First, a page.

SCLEROTIC BONE LESIONBy Dr. KM Liau
Generally bone sclerosis signifies a slow-growing process. Bone reacts to disorder in two ways -- either by removing some of itself or by creating more of itself. If the disorder is rapidly progressive, there may only be time for retreat, hence bone resorption will occur giving rise to lytic lesion . If the process is slower growing, then the bone may have time to defend itself by forming a sclerotic border around the offender.
UNIVERSAL DIFFERENTIAL DIAGNOSIS
1. Vascular - hemangiomas, infarct(sickle cell).
2. Infection - Chronic osteomyelitis
---A) Primary - Osteoma, Osteosarcoma
---B) Metastatic - Prostate, Breast
4. Drugs - Vitamin D, fluoride
6. Congenital - Osteopoikilosis, Osteopetrosis
8. Trauma - Stress fracture
9. Endocrine/metabloic - Hyperparathyroidism, Paget's disease
Approximately 50% of osseous hemangiomas are found in the vertebral bodies (thoracic especially) and 20% in the calvarium.
The remaining lesions are found in the tibia, femur and humerus.
* Marrow Hyperplasia
* Spontaneous Fracture
* Growth Disturbance
* Arthritis (septic-reactive)
X ray finding:
* Thinning of cortex
* Dense amorphous chalky zones ( Infarcts )
SICKLE ANAEMIA WITH AVN OF HEAD OF FEMUR
Patchy sclerosis is particularly marked over the proximal femoral metaphyses and diaphyses.
There is a bone-within a bone appearance, particularly in the diaphysis of the left femur that implies an intermittent process.
The head of the left femur is flattened and broadened.
The curvatures of both surfaces of the left hip no longer correspond as the centre of the neck of left femur has migrated upwards and outwards.
The right hip joint surfaces are congruent, despite the sclerosis of that femoral head.
There is osteophytic lipping at the margins of the acetabulum on both sides.
Diagnosis: AVN of Left Head of Femur Ficat Stage 4
The metaphyseal area of long bones, the clavicle, and the shoulder girdle are common locations.
Osteoid osteoma has a distinct clinical picture of dull pain that is worse at night and disappears within 20 to 30 minutes of treatment with non-steroidal anti-inflammatory medication.
4 diagnostic features include
(1) a sharp round or oval lesion
(2) less than 2 cm in diameter,
(3) has a homogeneous dense center
(4) a 1-2 mm peripheral radiolucent zone.
1. Osteoblastic (bone forming)
(note a rare variant which is osteolytic and
resemble aneurysmal bone cyst - telangiectatic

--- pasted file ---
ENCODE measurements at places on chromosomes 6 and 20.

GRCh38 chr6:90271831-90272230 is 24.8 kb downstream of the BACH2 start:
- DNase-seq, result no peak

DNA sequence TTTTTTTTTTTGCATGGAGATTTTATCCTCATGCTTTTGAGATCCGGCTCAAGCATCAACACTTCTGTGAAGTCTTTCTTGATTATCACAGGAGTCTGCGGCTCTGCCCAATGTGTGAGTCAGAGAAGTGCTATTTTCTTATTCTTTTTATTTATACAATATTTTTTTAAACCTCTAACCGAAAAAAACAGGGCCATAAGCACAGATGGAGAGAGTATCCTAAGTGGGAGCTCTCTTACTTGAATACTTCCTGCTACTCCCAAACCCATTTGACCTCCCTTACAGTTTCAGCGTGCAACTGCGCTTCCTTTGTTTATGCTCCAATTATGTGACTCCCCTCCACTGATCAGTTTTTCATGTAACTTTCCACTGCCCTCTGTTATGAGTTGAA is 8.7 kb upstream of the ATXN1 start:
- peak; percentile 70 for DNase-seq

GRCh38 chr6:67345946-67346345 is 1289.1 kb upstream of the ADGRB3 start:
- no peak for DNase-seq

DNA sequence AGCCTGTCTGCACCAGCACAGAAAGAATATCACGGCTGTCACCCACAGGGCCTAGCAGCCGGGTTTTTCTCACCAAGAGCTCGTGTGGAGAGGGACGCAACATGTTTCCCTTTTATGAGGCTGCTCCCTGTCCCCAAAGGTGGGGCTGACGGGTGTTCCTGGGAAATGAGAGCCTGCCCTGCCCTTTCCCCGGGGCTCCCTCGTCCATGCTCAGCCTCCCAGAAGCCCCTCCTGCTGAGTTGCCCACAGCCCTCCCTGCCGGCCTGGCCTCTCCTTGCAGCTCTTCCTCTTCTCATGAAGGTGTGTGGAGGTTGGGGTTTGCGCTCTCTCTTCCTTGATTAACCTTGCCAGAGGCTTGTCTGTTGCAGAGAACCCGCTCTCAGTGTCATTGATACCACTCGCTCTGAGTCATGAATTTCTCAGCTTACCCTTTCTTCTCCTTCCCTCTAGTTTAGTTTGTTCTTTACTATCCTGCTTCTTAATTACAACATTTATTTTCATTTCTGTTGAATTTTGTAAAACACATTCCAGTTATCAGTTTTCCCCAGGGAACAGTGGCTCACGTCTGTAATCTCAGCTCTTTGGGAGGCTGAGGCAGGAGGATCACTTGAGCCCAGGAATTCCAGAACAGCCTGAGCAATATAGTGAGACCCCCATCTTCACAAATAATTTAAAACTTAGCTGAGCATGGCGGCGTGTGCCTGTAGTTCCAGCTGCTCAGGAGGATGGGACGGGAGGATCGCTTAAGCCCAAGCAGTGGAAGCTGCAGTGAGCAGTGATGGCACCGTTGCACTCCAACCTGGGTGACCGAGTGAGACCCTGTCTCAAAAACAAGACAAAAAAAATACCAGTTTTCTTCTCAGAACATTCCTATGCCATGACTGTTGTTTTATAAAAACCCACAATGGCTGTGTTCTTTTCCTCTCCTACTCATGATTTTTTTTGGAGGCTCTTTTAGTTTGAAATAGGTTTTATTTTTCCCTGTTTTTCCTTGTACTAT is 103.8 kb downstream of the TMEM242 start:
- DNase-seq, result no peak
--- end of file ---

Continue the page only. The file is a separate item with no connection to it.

2. Sun ray spicules (Radial ossification) and Codmans triangle (lifting of periosteum)
3. Wide zone of transition.
4. Cortical breach common
5. Adjacent soft tissue mass
6. Joint space rarely involved
Always do a per rectal examination (or be prepared to get screwed!!!)
They can present either as lytic or blastic lesion.
The picture shows blastic lesion over L1, L2, L3 vertebrae.
There is a widespread patchy increase in bone density with ossification of capular ligament insertions of hip and intervertebral joints and particularly of the sacro-iliac joints.
Defective osteoclast function with failure of proper reabsorption produces sclerotic bone
Structurally weak bone.
Cortical thickening with medullary encroachment
Erlenmeyer flask deformity = clublike long bones due to lack of tubulization + flaring of ends
"Sandwich" vertebrae=alternating sclerotic + radiolucent transverse metaphyseal lines (phalanges, iliac bones) indicate fluctuating course of disease
Longitudinal metaphyseal striations
Note the fine lucent line involving 1 cortex only and mild periosteal reaction.
Abscence of lytic or blastic lesion and normal medullary canal rules out other pathologies.
Calcified deposits around joints may mimic tumoral calcinosis (Picture)
NOTe: Brown tumors due to primary hyperparathyroidism are LYTIC and they are less common.
Very rare in Malaysia.
* Classical triad of:
o Thickening of the cortex
o Accentuation of the trabecular pattern
o Increased size of bone
Associated neoplasia (0.7-20%)
* Sarcomatous transformation into osteosarcoma (22-90%)
* Fibrosarcoma /malignant fibrous histiocytoma (29-51%)
* Chondrosarcoma (1-15%)